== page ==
While history provides us with untold examples of this principle, over the past several decades two nations -- Venezuela and China -- have demonstrated it in different ways. One nation has slowly rejected Lennon's vision and enacted greater protections for property rights. The other nation has rejected property rights and moved closer to Lennon's ideal of a society with no possessions -- private property. The well-being of the citizens of the two countries reflects these trends.
Having enjoyed two other books by Phillips, I expect I'll end up reading this one, too. The rest of the chapter is available for free from a link at the end of the post.

2. The Ayn Rand Institute has a new blog by the name of New Ideal. One recent post calls out "The UN's Unscrupulous Attacks on Israel":
Let's begin with [the] member states [of the UN Human Rights Council]. Which of these six countries -- (a) Saudi Arabia, (b) Iran, (c) Egypt, (d) Libya, (e) Cuba, (f) Russia -- has served on the Human Rights Council? The correct answer: "All of the above." But these nations are all egregious violators of individual rights, and many have literally murdered their own citizens in the streets. That fact alone should have disqualified them from membership in the Human Rights Council. Take a moment to think about that -- it's like putting the mafia in charge of the police force.
Journo, too, is the author of a recently-released book, What Justice Demands: America and the Israeli-Palestinian Conflict.

3. Writing at The New Romanticist, Scott Holleran takes on Black Panther, the latest Disney comic book movie. I really enjoyed this review after also finding the film exhausting:
Boseman's ripped king gets tricked out with James Bond gadgets, Euro-electronica ala Bourne Identity accompanies an elaborate car chase, and a trip to South Korea (does every action movie have to have an Asian connection? Is South America off limits?) goes awry. Fast-cutting fights are disorienting. Drumbeats pummel the audience. Subplots turn over and over. This onslaught slips into sameness and gets stale. The plot spins and spins, lulling the audience into a bit of a slumber. In Marvel's universe of wise-cracking white men gussied up in industrial gear and snapping lines to one another, a movie about a mythical African nation and its aristocratic superhero ought to achieve a distinctive quality or uniqueness, no? Does no one in Wakanda listen to jazz? The men go around shirtless, why not the women? Is no one in Wakanda gay? Not a single Wakandan apparently watches television, goes swimming or grooves to Lou Rawls, Sade or Johnny Mathis. Does every Wakandan have to be a 24/7 'badass'?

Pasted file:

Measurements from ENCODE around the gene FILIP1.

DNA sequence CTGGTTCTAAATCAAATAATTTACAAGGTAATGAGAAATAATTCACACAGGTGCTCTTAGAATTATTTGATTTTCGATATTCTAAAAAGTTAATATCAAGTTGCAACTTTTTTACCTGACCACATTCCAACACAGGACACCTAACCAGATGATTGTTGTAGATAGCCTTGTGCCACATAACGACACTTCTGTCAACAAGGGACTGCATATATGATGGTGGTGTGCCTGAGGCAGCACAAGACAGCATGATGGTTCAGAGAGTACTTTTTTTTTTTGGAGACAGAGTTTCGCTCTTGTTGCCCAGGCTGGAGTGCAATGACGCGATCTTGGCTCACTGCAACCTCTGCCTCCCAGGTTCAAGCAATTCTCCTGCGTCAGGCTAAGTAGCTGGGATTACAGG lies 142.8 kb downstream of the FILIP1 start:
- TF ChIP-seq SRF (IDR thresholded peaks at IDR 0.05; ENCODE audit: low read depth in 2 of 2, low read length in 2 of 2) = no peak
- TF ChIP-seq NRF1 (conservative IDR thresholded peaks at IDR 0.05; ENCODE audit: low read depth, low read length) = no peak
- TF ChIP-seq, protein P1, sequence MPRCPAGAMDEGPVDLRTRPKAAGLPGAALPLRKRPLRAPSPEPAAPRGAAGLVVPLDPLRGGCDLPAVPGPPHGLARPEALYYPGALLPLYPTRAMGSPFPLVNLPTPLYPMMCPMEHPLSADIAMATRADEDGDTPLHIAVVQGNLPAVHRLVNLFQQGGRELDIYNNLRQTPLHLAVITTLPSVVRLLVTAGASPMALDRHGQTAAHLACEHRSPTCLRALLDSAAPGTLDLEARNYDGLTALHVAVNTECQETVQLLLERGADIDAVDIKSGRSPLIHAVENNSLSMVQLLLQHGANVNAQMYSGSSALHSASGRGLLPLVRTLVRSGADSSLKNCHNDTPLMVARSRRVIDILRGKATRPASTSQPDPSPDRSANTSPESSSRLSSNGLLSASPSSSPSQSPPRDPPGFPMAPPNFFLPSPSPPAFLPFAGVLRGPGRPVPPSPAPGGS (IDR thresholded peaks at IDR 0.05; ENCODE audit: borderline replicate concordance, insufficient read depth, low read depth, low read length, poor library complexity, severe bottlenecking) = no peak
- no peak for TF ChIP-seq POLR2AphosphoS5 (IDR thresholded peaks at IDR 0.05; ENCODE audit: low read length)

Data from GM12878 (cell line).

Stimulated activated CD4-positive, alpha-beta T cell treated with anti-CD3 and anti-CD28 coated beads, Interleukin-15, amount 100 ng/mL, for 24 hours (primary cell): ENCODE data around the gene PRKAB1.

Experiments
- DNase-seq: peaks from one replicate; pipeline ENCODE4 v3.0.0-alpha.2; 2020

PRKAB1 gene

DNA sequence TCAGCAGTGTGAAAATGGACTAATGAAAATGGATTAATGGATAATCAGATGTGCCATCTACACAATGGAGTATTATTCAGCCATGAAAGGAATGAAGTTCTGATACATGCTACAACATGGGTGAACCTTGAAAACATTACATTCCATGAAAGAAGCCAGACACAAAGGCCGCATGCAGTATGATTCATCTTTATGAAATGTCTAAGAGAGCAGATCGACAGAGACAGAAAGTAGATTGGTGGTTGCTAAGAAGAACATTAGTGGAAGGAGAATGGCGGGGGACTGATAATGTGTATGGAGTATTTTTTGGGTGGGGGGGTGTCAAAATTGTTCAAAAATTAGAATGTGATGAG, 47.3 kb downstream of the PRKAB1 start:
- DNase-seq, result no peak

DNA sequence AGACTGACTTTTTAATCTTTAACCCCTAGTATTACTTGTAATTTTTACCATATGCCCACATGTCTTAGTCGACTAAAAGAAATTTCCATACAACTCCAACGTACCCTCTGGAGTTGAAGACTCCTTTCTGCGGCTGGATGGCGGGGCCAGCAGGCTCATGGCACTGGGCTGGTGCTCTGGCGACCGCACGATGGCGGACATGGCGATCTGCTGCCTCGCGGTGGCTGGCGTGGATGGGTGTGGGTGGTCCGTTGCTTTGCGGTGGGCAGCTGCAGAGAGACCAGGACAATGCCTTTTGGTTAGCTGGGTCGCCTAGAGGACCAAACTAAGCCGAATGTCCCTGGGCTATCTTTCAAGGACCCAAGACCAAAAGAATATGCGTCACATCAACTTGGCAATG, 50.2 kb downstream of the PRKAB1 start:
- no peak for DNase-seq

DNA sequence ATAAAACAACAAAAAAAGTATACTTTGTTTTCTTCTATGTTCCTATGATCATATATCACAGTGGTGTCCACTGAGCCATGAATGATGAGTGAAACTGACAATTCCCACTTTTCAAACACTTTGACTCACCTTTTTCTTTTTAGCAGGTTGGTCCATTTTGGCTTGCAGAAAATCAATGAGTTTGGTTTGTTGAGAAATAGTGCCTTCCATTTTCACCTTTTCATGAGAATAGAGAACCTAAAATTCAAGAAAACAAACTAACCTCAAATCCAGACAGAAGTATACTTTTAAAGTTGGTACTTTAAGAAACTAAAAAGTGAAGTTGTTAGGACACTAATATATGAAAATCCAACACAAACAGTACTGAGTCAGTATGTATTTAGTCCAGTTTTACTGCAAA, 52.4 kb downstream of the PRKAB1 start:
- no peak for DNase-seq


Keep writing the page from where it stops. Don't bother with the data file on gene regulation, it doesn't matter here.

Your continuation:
I expected the social justice subtext, which permeates practically everything from Hollywood these days, but thought the movie might have a bit more entertainment value than it did. Even setting aside that and my normal reservations about the whole idea of superheroes, I ended up in a similar place.

4. From a Thinking Directions blog post a few years back comes some great advice on making New Year's resolutions, or making any major change for that matter:
If you're not mentally ready to make your resolution on January 1, I suggest starting a New Year's Campaign to learn how to achieve that important goal: what concrete, specific form it will take, what doable steps will lead you to it, and what less important activity it will replace. You can always set a mid-year resolution once you know your goal is clear, doable, and important.
If you don't need that advice, head on over and consider the preceding three steps.

-- CAV


Is Systemic Racism a Destructive Myth?

Thursday, May 17, 2018